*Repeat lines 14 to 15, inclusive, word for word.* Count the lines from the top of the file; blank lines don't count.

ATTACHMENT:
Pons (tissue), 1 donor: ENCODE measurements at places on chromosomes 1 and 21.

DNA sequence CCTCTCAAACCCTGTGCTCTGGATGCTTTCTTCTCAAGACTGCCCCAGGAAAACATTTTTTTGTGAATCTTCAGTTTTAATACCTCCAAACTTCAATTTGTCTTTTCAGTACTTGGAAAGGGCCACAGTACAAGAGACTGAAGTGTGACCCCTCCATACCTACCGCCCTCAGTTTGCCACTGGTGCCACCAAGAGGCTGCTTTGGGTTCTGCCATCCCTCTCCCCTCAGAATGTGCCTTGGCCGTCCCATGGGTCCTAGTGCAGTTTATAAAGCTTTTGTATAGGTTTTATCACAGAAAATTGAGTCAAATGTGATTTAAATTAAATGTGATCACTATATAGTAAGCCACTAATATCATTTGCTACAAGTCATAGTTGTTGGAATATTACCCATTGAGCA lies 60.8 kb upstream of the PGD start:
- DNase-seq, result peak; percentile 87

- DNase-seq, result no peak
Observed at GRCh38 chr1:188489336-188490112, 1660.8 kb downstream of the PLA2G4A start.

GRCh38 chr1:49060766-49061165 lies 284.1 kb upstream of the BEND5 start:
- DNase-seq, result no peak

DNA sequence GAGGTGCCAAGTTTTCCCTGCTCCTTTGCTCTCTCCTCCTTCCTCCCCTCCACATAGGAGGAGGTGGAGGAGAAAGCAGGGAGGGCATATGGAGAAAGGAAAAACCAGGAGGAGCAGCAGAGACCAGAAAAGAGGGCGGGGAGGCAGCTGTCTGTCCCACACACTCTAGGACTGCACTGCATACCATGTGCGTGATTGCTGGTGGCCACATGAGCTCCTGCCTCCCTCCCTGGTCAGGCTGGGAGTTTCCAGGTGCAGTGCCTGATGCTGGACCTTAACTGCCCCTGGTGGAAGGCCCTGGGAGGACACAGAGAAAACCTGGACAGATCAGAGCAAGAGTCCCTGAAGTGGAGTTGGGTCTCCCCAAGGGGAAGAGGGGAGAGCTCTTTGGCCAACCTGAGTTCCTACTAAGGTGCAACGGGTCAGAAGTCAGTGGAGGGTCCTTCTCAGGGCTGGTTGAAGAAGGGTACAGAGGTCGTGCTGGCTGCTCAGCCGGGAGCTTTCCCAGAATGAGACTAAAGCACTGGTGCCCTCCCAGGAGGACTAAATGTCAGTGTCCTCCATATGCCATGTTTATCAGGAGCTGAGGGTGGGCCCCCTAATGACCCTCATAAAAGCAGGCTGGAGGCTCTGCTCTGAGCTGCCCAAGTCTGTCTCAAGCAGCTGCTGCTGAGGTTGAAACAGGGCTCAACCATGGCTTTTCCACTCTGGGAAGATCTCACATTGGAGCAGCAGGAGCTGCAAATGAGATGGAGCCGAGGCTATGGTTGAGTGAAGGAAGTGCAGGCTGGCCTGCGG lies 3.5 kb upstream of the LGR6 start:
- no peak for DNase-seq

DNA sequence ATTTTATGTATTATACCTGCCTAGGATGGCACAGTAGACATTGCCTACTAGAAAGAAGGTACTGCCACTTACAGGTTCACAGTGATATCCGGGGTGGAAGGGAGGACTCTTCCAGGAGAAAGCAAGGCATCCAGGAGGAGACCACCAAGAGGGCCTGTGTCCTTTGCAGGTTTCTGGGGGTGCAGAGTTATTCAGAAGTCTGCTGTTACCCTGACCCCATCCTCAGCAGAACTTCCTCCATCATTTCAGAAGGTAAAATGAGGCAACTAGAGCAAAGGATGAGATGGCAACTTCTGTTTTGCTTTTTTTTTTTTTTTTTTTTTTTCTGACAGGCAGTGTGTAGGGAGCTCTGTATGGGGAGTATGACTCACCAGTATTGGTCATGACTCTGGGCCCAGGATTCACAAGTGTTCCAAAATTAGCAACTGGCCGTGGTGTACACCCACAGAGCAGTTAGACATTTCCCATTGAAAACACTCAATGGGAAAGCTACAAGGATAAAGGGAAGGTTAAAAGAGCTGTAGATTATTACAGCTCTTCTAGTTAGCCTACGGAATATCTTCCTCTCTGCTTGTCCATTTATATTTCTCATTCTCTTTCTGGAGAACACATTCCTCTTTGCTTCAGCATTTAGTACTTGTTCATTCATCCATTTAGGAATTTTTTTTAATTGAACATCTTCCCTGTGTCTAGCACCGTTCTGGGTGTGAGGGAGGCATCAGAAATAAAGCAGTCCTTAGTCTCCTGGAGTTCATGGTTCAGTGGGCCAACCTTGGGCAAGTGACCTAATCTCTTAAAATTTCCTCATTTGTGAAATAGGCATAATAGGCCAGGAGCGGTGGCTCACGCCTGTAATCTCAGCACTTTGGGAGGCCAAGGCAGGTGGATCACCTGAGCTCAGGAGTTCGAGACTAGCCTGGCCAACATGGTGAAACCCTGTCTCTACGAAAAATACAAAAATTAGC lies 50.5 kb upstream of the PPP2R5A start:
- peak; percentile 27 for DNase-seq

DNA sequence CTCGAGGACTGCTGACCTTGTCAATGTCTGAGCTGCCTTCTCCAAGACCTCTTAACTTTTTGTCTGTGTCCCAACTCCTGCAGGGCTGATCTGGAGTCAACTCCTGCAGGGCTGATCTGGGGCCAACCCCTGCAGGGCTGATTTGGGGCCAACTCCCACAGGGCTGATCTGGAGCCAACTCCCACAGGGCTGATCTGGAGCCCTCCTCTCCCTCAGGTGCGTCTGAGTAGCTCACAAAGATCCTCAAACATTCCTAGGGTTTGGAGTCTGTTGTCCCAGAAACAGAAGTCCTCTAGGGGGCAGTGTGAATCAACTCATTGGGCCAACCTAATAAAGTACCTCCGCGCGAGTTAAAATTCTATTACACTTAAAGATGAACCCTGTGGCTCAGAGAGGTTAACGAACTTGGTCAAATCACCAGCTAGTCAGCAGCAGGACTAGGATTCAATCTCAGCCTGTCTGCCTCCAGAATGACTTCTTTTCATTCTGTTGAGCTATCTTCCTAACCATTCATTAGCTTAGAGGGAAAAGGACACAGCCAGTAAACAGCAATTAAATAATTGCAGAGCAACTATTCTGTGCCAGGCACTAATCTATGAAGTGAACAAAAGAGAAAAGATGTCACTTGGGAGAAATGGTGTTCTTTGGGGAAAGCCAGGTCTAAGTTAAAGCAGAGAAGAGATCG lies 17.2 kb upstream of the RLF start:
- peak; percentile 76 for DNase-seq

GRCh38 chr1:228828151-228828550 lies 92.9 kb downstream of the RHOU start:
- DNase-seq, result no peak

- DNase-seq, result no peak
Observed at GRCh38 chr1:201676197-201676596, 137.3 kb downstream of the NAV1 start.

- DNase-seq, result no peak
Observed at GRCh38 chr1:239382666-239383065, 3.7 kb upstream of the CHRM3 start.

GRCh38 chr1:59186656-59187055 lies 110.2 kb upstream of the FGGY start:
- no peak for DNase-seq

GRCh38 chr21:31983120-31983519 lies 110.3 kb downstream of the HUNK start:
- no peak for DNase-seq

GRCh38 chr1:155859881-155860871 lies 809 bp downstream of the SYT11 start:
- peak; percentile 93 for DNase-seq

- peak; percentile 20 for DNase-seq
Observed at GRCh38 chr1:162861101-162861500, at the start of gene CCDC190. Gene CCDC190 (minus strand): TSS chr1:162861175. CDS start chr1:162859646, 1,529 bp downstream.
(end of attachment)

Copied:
GRCh38 chr1:228828151-228828550 lies 92.9 kb downstream of the RHOU start:
- DNase-seq, result no peak